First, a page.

Crucio!” Potter would not have managed to thwart my plans to kill him three times if he did not have some sense. Obviously prepared for the curse, James dived behind an overturned red sofa. Though the Cruciatus Curse missed the Gryffindor, it did hit the sofa and its power managed to destroy the piece of furniture by blasting a large hole right through its back.

“It is feeble to fight,” I whispered, calmly walking towards the demolished sofa. “You cannot defeat me, Potter, and your death will not help your wife and son.” My opponent did not come out from behind the sofa. In fact, there was no movement from where I knew he had to be. However, a voice did speak.

“What did you do to Peter?”

A laugh escaped my lips once again that night. “Your friend came to me earlier tonight,” I answered. “He told me where you were. . . . He betrayed you, James.” It was after that statement that James rose from his position, his wand pointed in my direction and a look of pure determination, mixed with anger, on his face. However, whether the anger was directed at myself or his so-called friend was impossible to tell.

Crucio!” he shouted. A bit surprised by his move, I barely dodged the Unforgivable that was hurled in a desperate manner in my direction. As I dodged, however, I also retaliated, sending the Cruciatus Curse at James for the second time that time. Unlike before, he was not quick enough to escape the curse this time.

James Potter screamed out in extreme agony as the torturous pain tore through his body, causing him to fall to the debris-covered floor, writhing in agony. His pain and fear were intoxicating, and as much as I enjoyed listening to the anguished cries of my enemy — the foolish Gryffindor who had managed to escape from me three times — I had other things to accomplish at this house tonight, things that were far more important than listening to an enemy’s screams. Looking down at my opponent, who had blood flowing from a gash across his left shoulder, and levelling my yew wand at Potter’s writhing and tortured form, I whispered,

“Your Mudblood wife and son will be joining you soon, Potter,” and as he cried out in a rage, I muttered the spell that would end it all.

Avada Kedavra!” The bright green light issued from the tip of my wand, like it had so many times before now, and abruptly snuffed the life from James Potter like the flame is blown out from a candle. When the life had been taken from James, his eyes were left open and staring blankly up at me. 

Once his screams had ceased, the house was immediately plunged into a thick and eerie silence. I stood above Potter’s dead body, simply listening for any sound that would disrupt the quiet. A door slammed shut, and I looked towards the stairs that led to the upper floor of the house. As a pleased grin appeared across my face, I stepped over James’s body and crossed the living room to the stairs. I knew I was even closer to victory.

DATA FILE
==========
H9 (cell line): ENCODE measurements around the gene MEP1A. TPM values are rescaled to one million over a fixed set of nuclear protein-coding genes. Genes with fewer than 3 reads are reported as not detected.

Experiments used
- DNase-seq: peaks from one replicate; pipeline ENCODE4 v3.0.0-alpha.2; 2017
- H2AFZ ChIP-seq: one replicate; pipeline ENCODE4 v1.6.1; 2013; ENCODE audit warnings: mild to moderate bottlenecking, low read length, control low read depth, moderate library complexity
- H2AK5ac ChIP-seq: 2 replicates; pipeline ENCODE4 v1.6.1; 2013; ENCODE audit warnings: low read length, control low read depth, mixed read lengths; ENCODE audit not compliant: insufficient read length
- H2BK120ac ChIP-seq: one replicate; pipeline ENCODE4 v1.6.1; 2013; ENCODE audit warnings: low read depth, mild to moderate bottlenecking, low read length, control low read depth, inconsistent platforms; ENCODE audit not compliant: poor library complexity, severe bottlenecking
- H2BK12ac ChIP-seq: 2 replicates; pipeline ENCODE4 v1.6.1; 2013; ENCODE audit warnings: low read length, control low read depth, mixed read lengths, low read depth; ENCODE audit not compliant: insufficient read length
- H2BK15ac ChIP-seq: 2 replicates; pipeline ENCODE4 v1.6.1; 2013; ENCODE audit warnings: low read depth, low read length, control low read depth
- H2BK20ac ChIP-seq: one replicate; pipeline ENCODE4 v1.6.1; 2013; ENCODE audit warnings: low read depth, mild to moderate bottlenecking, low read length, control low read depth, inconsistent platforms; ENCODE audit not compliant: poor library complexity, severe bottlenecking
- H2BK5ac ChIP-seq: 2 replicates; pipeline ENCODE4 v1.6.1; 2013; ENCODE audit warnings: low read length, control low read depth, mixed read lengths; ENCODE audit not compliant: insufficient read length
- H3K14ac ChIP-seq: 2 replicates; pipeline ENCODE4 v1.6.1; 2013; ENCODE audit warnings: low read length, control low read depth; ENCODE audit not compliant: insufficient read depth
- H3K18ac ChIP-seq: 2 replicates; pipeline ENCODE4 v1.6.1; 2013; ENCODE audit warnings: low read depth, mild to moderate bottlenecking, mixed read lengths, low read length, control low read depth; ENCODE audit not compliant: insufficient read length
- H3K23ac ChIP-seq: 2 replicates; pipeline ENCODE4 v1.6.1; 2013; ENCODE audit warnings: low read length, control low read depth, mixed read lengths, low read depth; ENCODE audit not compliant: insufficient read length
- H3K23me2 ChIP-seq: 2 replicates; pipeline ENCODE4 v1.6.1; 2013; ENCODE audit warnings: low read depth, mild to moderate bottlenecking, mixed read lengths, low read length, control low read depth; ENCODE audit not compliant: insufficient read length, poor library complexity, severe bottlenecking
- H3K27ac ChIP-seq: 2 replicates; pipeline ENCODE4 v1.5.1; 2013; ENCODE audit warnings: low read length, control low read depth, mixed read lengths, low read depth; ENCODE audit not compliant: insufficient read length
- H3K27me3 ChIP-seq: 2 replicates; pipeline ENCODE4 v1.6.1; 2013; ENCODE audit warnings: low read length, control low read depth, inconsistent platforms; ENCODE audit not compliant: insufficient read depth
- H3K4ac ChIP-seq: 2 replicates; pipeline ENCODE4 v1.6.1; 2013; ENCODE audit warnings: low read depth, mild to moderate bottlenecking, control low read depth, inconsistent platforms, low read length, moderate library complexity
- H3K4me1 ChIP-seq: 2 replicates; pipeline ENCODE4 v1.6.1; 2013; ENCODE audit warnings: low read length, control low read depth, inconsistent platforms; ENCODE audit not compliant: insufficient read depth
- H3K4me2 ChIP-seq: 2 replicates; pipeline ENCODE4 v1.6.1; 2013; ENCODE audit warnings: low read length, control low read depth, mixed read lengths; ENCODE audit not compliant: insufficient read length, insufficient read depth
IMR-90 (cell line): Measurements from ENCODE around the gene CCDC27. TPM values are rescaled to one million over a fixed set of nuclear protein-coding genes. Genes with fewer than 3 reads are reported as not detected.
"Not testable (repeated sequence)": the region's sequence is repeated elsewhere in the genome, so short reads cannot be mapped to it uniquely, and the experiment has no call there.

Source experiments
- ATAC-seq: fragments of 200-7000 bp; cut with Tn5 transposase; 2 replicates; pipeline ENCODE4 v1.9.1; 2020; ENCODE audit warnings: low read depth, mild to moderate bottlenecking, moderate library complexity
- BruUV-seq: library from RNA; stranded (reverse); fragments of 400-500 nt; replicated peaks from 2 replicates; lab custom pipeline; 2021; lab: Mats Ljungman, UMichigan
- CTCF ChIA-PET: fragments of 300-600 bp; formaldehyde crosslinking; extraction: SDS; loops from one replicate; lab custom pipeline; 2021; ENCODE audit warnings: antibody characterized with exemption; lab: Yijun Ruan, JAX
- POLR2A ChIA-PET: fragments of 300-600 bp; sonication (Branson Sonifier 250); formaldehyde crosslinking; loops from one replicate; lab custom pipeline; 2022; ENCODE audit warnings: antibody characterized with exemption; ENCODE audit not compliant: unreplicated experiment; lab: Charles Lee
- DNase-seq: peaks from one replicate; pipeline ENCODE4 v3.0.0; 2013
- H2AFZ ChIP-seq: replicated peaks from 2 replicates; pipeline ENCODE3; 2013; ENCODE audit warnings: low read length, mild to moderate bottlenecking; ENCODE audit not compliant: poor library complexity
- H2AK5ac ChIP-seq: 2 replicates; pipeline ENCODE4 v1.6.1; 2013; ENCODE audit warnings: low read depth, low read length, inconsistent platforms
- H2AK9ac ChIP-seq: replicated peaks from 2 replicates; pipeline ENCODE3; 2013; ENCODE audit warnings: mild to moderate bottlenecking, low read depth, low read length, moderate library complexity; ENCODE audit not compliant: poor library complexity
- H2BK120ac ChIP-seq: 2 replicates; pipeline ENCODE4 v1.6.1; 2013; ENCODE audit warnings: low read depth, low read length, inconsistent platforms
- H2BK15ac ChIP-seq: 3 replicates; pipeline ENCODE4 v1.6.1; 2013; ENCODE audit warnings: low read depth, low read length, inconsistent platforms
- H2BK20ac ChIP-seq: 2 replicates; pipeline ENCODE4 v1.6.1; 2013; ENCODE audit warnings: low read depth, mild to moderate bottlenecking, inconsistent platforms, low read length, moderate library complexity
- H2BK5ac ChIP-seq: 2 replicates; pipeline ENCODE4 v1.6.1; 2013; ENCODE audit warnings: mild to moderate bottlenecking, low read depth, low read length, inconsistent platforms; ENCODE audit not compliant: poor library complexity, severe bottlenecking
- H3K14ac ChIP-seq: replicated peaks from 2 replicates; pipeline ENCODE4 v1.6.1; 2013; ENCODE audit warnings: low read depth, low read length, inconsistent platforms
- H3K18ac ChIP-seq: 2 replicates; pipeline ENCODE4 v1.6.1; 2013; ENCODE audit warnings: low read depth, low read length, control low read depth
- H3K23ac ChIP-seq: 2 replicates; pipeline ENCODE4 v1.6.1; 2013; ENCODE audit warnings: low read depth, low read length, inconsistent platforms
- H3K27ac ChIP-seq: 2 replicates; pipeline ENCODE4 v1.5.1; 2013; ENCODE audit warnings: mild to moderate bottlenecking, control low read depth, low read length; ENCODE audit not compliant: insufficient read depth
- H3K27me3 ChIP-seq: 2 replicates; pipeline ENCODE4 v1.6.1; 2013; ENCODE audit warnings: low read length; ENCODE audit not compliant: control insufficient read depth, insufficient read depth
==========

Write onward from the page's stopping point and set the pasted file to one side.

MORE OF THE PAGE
It was not difficult for me to figure out which door on the second floor hid the Mudblood and child. Climbing the stairs, which creaked with each step I took, I heard movements and voices coming from behind the door at the far end of the thin corridor. Holding my wand down loosely at my right side, I calmly passed the four other doors on my left and the two on my right to reach the last one — the third, white door on the right side of the corridor — and the second to last obstacle in my plan.

When I had reached that final door, I placed my left hand on the doorknob and turned. It was locked. I knew it would be. The Mudblood was intelligent; I will acknowledge her that much, so I already knew that she would have charmed the door so that Alohomora would not work. But, there is always more than one way to open a door, especially with my kind of magic. Grinning, I raised my wand and pointed its tip at the lock.

The door was not difficult to open and, pushing it into the room, I walked into the room, my wand still out and pointing at the figure in front of me. Potter’s wife stood between her child and me, stoutly refusing to move and at the same time, pleading for the child’s life.

“Not Harry, not Harry, please not Harry!” she cried, streams of tears falling down her pale cheeks. Her great display of emotion disgusted me, and arguing with her was wasting my time. I had come to kill the child, and that is what I was going to do.

“Stand aside, you silly girl . . . stand aside, now. . . .” I still held my wand loosely at my side, not wanting to raise it, but my wand was not necessary to get my point across. Though my voice was barely above the volume of a whisper, every word of my command could be heard. Still, the Mudblood did not listen.